Our story moves forward several weeks now and we are at Clay yet again. A crisp February afternoon is probably not the best time to get a kart out, but Kenny by that time was keen to blow some of the winter blues away. There were only a few short weeks left until the start of the season after all and what better way to kick things off than a spot of running in on the rebuilt KOMET? The initial session did not produce any drama and a quick lifting of the cylinder head confirmed that all was well inside. Kenny gradually increased his speed and after a few laps an odd feeling started to creep in. The engine actually felt quite good. This initial perception was however quickly dismissed. After nearly three months of enforced layoff from the track, anything was bound to feel good! But, as one lap succeeded another and Kenny’s right foot became heavier, the true reality became glaringly obvious. The thing was just flying! It had everything. From low down it would pull like a train, pull again, then some more and when the approach to Billy’s meant you had to start considering the option of slowing down any time soon, the KOMET would find some more steam from somewhere, as if an imaginary turbo had kicked in. It was uncanny, it would happen lap after lap without fail. Kenny even looked over his right shoulder a couple of times, just to make sure that he wasn’t on the receiving end of a playful push from one of his mates! By then a couple of stopwatches had appeared on the scene and confirmed what Kenny had started to suspect. On a cold Sunday afternoon in February, when Clay Pigeon, grip and good lap times are not words that you normally put together in the same sentence, he had been going round the place faster than he had ever done before! At this stage, a mere mortal would have thanked his lucky stars, whipped the engine away and saved it for a special occasion. Kenny however would have none of it. He was going to find out why, only because he knew that he just had to! And so began the highly technical process known throughout the karting world as “swapping bits about”. A different carburettor was bolted on. It did not make any difference. If anything, it went even quicker. Another exhaust perhaps? No joy there either. Different ignition maybe? Nope! Fuel next. Kenny had bought petrol for the kart from the same place that he had always used but maybe they just had some rocket fuel delivered by mistake this time. He drained his tank and borrowed enough for a quick test, but this did not provide the answer. By the end of that short winter afternoon, when the cold was making the prospect of returning to Andover in a warm van an appealing proposition, Kenny had basically ran out of ideas and was looking at what you would call a “short” engine for an explanation: a pair of crankcases, a cylinder with head and the collection of bits and pieces that go round and round inside. The mystery wasn’t solved, but at least he had narrowed down the range of possibilities as much as he could. The next two evenings were spent checking the freak against his other engine. Kenny measured and compared everything that he could think of. There were some differences for sure. Half a degree in port timing here, the odd cubic centimetre in volume there, but otherwise nothing. Nothing at all. Nothing anyway that could explain a metamorphosis of such a magnitude. Kenny kept going back to his comparative studies time and again, secretely hoping that something that he had missed previously would jump at him all of a sudden, but to no avail. The plot was now as thick as pea soup. And then, in a flash, the penny dropped. The damage! Of course, what else could it be? How obvious it was, how could he have missed what was staring at him in the face!!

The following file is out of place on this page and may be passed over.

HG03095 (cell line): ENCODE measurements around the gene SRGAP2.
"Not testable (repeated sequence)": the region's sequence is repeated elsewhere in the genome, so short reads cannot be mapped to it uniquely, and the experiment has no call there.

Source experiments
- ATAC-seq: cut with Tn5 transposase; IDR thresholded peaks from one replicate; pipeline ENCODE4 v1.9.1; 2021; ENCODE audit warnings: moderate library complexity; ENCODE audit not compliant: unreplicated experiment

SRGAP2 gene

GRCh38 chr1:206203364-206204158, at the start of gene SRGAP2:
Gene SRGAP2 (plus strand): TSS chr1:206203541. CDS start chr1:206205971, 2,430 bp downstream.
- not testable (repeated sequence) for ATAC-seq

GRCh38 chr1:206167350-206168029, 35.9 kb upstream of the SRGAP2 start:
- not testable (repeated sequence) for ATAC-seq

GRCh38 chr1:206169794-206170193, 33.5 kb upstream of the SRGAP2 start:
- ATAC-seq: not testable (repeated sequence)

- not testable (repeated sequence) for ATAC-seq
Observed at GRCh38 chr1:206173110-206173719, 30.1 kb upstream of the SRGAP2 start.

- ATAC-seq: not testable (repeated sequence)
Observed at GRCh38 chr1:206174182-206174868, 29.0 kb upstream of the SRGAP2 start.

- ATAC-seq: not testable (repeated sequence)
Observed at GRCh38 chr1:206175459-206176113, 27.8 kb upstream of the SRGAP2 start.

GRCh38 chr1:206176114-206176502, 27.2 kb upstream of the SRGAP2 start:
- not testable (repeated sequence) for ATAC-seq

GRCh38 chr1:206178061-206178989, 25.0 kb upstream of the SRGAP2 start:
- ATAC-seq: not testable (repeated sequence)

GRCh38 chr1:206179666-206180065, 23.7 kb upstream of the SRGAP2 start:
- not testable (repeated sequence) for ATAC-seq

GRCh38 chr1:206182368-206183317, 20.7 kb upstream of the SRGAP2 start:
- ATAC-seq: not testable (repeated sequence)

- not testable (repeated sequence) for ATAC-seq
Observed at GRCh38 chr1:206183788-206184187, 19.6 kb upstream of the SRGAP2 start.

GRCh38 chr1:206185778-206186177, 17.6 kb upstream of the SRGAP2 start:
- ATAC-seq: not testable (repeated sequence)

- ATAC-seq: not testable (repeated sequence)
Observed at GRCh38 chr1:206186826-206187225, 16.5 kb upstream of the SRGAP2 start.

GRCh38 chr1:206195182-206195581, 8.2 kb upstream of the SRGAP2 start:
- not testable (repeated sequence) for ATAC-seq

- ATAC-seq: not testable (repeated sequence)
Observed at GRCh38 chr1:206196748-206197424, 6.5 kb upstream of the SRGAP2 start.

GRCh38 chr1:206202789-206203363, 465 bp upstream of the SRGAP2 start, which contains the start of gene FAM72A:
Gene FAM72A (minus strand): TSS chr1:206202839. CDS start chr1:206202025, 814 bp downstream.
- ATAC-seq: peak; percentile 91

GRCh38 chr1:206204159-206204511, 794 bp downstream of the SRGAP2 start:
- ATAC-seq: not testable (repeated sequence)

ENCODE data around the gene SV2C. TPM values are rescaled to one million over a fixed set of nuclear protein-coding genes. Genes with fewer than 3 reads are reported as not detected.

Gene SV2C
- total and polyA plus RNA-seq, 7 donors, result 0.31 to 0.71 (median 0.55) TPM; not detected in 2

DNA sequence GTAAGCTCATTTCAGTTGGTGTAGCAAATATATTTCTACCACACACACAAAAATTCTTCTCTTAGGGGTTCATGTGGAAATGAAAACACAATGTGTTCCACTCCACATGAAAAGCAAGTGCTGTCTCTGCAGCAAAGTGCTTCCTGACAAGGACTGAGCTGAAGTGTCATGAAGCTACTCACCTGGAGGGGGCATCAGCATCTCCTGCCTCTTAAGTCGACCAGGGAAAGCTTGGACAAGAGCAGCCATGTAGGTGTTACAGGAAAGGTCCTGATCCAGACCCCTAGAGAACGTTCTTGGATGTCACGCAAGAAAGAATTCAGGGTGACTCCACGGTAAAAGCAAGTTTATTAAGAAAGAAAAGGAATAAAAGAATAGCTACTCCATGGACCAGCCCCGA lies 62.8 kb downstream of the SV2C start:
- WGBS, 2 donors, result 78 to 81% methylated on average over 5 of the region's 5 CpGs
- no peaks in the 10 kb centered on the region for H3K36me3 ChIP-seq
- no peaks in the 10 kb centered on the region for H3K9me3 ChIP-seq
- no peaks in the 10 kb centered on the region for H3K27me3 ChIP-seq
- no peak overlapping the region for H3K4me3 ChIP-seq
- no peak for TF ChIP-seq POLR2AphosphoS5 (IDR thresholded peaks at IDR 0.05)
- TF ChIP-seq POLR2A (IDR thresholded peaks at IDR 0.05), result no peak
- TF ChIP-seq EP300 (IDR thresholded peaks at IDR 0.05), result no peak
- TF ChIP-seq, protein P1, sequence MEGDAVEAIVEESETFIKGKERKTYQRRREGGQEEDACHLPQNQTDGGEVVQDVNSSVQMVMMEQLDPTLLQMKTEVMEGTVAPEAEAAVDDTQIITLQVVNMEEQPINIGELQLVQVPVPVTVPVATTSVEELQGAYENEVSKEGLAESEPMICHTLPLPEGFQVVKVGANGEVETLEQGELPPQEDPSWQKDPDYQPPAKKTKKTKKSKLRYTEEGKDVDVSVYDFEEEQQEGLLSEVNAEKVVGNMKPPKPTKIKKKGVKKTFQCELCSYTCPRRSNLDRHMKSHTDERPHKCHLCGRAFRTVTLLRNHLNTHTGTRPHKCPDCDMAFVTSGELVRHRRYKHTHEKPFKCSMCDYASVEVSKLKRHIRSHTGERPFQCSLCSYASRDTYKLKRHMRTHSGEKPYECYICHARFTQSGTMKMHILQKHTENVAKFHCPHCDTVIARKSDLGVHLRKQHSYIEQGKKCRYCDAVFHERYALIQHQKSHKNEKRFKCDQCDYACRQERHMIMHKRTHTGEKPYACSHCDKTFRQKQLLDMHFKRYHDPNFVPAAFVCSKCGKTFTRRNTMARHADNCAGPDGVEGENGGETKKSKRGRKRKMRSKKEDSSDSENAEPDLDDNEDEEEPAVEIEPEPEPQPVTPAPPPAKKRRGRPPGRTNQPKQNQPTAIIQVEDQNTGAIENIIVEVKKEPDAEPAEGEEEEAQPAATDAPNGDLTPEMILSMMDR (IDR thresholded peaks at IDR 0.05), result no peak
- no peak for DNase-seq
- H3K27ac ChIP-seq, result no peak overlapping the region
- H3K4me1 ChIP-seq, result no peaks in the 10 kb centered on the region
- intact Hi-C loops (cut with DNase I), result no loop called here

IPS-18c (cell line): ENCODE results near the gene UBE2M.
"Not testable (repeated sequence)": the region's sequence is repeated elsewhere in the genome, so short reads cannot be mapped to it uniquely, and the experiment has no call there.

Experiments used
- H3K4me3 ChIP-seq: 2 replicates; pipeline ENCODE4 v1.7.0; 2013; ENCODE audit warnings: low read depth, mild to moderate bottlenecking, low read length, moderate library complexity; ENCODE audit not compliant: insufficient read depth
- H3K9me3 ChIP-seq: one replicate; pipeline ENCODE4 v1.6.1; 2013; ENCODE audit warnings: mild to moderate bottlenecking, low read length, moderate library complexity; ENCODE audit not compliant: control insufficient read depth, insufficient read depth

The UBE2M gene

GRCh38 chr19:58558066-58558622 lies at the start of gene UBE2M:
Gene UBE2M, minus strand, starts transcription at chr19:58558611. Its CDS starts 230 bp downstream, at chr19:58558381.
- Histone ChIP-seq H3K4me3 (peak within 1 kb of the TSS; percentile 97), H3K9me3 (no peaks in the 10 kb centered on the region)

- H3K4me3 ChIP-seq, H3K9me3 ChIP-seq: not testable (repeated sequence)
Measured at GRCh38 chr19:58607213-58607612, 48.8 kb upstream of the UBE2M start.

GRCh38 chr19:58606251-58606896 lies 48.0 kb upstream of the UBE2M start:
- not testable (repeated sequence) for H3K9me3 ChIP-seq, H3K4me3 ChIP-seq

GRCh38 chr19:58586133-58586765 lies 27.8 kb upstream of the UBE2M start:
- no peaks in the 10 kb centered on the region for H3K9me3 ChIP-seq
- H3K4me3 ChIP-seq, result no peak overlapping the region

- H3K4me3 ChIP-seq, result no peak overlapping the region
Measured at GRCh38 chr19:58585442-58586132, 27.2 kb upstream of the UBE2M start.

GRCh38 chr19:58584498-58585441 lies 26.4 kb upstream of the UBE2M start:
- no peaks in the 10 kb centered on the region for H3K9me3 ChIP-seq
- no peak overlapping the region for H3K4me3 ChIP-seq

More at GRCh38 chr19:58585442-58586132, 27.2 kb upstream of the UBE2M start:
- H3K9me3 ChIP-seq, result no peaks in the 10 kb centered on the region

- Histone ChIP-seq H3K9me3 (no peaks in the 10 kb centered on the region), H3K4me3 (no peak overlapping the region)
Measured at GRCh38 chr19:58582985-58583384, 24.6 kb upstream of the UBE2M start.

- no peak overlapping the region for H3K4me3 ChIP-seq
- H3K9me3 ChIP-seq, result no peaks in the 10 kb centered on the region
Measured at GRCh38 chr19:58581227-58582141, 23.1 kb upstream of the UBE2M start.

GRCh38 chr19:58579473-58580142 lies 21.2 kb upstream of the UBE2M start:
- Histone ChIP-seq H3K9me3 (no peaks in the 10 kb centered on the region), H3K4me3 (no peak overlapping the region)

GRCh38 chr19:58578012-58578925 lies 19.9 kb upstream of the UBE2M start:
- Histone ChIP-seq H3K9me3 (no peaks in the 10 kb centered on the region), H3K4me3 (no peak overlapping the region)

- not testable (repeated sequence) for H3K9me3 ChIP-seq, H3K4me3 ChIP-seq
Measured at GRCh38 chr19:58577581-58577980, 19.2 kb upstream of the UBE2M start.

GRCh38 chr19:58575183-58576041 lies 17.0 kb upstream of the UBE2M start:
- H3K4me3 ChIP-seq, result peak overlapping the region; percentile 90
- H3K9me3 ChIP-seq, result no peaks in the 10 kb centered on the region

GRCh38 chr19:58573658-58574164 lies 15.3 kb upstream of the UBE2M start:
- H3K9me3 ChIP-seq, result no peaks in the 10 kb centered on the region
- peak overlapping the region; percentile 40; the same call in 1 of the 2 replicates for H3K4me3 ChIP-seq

At this stage, I feel that some of you readers are somehow well ahead of the story. If you are in this category, your inkling will be confirmed shortly. But, before that, I must warn the others. If you are of a nervous disposition or just like things to be just right, please take a break now. Take your dog for a walk, put the kettle on or maybe go straight to my friend George Robinson’s column for some lighter reading. What follows will probably make you cringe a little bit.

We have established Kenny’s credentials earlier on in the story. It will therefore not surprise you to learn that he decided there and then to reproduce the damage of the wreck onto his other engine. The largest collection of cold chisels, files, punches, drifts, hacksaw blades and scrapers ever assembled in Andover found its way onto Kenny’s bench and work began. It took hours after hours over several evenings of solitary work. Talking to anybody about what he was up to would have been the best way to loose the substantial edge he felt he was about to gain over his competitors and since he had stumbled across the secret by a total accident, utmost discretion had to be of the essence.

Anticipation, expectation, trepidation even, are probably the best words one could use to describe the way Kenny felt when he returned to Clay next. If you have ever experienced the elation of discovering something special, something unique, you will understand. Throw this into the adrenaline filled cauldron of a kart environment and you are in heaven. Let us however get back to reality and answer your underlying question. To say that the copied version was a disappointment would be a major understatement. It was worse than no good, it was completely useless. In actual fact and to be totally honest with you, I am not doing justice here to Kenny’s ability to narrate the story at all. What he told me in that pub was far more detailed, far more colourful than my written word can convey. He used culinary terms to start with. I distinctly remember the words “pancake” and “rice pudding” being used. He then went on to bodily function terminology that a family orientated magazine such as this one could not possibly publish. By then, we were both laughing so much anyway that making detailed notes for your benefit was no longer a priority. We were also getting more and more sideways glances from our landlord, who was no doubt wondering by now what planet the both of us were coming from. The evening had just flown by, we had both thoroughly enjoyed a return to our misspent youth and it was time to go home.

Every story deserves a fairy tale ending. This one is going to be different. You are probably wondering what happened to the freak. Well, it got more than its share of use and brought quite a bit of success to Kenny. And then one day, it seized heavily on its last bore. Kenny could not get a bigger piston for it and reluctantly retired his favourite KOMET. The engine was unsaleable and so, after yet another long spell under his bench, he finished up giving it away to a friend of his who had just built a boat, instructing him to fill it up with concrete and use it as an anchor! Kenny has lost touch with his mate and the boat has probably changed hands several times by now, but if you have recently bought one and not lifted anchor yet, pull the chain and check what is at the end of it. You never know, it might just be Kenny’s KOMET!

This story has been written with the kind permission of Kenny BROWN and is dedicated to the memory of Dave HOCKEY, a mutual friend, gone but not forgotten.

Philippe EVRARD / Scorpion Engineering